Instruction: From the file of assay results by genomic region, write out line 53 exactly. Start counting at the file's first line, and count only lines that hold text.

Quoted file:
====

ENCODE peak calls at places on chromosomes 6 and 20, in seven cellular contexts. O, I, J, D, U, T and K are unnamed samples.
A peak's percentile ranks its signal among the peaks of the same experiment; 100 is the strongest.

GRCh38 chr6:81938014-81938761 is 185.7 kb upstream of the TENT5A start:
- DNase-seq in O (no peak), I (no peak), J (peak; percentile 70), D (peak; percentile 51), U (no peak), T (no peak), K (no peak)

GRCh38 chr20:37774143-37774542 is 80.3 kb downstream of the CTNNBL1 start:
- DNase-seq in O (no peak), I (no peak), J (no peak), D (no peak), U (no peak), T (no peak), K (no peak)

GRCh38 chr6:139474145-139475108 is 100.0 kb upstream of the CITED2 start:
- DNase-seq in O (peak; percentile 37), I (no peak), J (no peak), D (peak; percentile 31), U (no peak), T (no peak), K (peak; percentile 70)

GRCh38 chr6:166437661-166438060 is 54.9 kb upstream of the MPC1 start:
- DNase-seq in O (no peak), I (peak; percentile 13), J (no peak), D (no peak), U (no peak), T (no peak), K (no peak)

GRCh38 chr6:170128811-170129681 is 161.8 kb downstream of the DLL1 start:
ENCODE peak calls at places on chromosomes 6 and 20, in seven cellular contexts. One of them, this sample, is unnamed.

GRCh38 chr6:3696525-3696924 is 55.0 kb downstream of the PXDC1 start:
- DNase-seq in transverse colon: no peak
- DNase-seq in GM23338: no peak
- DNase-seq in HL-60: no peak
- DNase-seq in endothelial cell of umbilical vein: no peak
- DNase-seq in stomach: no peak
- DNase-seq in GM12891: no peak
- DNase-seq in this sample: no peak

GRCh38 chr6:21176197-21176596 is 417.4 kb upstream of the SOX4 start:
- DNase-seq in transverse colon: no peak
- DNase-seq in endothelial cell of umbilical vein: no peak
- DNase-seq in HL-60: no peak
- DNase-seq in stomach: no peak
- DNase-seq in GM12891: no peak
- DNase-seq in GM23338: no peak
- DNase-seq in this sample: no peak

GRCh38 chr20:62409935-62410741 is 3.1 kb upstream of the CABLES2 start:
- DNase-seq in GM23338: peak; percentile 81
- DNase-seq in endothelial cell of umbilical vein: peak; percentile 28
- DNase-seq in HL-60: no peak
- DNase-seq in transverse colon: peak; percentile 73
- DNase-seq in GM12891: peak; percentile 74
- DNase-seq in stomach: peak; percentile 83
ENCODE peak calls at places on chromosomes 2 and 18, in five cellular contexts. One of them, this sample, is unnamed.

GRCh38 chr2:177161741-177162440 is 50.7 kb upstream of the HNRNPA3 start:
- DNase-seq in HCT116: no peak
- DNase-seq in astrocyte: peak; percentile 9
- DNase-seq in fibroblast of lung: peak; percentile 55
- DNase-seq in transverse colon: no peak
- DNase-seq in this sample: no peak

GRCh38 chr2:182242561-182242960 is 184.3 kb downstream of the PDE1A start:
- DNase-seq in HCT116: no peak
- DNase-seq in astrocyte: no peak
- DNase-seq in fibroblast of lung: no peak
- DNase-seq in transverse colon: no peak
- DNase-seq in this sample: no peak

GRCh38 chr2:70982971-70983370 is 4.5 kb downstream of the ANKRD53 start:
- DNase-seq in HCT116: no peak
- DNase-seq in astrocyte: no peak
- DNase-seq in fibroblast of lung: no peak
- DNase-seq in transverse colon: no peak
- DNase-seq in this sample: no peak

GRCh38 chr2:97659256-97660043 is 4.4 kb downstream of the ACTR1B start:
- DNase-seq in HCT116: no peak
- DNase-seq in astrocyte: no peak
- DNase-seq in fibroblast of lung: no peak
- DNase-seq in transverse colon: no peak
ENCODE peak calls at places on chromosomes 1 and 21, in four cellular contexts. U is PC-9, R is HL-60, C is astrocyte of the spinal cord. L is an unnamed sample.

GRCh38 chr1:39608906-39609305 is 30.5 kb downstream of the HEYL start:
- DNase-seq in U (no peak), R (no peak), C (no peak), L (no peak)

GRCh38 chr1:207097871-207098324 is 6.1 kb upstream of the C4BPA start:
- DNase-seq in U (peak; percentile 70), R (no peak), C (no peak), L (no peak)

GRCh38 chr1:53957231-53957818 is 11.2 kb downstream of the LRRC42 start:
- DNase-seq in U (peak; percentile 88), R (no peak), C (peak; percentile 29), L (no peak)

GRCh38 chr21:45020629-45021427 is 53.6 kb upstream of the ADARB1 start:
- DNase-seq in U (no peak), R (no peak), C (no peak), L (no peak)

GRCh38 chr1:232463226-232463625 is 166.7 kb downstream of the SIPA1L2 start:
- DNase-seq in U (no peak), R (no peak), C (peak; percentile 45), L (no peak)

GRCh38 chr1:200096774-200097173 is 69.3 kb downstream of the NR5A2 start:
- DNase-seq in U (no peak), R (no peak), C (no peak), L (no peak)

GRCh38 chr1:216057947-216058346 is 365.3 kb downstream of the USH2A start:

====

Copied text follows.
- DNase-seq in transverse colon: no peak